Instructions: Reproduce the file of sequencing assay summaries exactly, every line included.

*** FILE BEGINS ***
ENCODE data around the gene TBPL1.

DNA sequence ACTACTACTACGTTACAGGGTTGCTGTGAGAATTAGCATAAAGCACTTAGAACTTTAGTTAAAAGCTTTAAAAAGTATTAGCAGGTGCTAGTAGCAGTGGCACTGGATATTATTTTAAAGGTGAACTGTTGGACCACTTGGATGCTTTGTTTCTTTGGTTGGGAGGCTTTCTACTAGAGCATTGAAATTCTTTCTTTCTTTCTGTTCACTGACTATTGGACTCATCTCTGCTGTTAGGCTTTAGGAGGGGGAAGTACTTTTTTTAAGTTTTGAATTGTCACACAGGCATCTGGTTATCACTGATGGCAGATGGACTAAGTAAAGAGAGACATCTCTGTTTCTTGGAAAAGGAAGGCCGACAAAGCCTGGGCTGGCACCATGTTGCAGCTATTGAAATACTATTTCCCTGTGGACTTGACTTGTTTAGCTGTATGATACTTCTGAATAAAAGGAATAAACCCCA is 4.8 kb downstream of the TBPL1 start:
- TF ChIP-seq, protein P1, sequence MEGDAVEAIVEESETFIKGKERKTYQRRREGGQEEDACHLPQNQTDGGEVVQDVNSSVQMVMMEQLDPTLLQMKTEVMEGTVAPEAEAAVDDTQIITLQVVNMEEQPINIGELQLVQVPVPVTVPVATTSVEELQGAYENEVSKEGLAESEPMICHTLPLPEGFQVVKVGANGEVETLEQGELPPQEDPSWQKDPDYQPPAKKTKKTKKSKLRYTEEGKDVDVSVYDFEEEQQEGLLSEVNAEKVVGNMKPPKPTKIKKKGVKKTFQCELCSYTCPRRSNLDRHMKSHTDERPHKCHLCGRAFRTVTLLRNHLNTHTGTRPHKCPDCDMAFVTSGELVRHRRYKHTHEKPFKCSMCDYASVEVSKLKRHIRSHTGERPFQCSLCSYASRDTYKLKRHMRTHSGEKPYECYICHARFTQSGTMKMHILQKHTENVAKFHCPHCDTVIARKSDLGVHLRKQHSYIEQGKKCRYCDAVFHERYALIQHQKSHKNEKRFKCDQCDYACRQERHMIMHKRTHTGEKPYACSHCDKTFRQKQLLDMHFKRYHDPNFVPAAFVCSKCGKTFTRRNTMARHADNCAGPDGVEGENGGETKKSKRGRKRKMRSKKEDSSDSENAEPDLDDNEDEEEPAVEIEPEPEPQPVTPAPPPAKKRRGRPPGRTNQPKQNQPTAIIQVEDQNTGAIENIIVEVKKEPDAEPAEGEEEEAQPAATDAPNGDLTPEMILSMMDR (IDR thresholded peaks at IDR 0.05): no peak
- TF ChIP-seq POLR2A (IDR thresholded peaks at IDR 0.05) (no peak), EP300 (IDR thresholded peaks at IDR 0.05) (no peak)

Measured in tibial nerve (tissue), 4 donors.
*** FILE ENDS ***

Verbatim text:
ENCODE data around the gene TBPL1.

DNA sequence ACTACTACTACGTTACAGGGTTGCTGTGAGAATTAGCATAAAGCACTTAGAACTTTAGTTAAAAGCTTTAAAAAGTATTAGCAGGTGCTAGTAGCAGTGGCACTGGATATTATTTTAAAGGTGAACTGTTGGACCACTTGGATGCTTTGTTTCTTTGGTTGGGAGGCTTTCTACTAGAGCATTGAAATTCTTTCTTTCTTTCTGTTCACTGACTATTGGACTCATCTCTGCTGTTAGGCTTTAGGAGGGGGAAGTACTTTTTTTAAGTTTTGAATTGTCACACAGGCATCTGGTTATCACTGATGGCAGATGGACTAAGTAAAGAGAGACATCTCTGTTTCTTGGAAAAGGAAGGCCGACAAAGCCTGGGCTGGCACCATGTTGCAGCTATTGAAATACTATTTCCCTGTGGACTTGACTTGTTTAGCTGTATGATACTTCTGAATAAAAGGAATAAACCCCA is 4.8 kb downstream of the TBPL1 start:
- TF ChIP-seq, protein P1, sequence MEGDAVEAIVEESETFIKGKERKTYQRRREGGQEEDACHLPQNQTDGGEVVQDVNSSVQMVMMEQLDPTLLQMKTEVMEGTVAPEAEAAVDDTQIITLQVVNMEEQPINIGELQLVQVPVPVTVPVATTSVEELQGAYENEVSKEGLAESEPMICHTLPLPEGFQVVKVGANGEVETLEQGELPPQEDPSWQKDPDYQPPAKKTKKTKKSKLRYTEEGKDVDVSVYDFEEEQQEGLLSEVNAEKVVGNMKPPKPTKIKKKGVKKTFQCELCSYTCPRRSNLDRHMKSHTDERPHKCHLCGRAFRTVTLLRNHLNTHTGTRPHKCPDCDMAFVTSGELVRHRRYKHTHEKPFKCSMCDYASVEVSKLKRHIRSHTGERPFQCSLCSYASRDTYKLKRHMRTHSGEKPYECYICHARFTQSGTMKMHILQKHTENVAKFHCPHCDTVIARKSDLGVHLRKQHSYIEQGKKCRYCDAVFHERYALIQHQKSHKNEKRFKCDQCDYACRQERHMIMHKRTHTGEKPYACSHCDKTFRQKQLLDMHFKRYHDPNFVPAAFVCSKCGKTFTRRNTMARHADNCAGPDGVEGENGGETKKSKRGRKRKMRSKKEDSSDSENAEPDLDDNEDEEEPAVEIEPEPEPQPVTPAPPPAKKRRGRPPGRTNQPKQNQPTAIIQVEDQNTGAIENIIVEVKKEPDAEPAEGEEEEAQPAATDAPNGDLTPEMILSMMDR (IDR thresholded peaks at IDR 0.05): no peak
- TF ChIP-seq POLR2A (IDR thresholded peaks at IDR 0.05) (no peak), EP300 (IDR thresholded peaks at IDR 0.05) (no peak)

Measured in tibial nerve (tissue), 4 donors.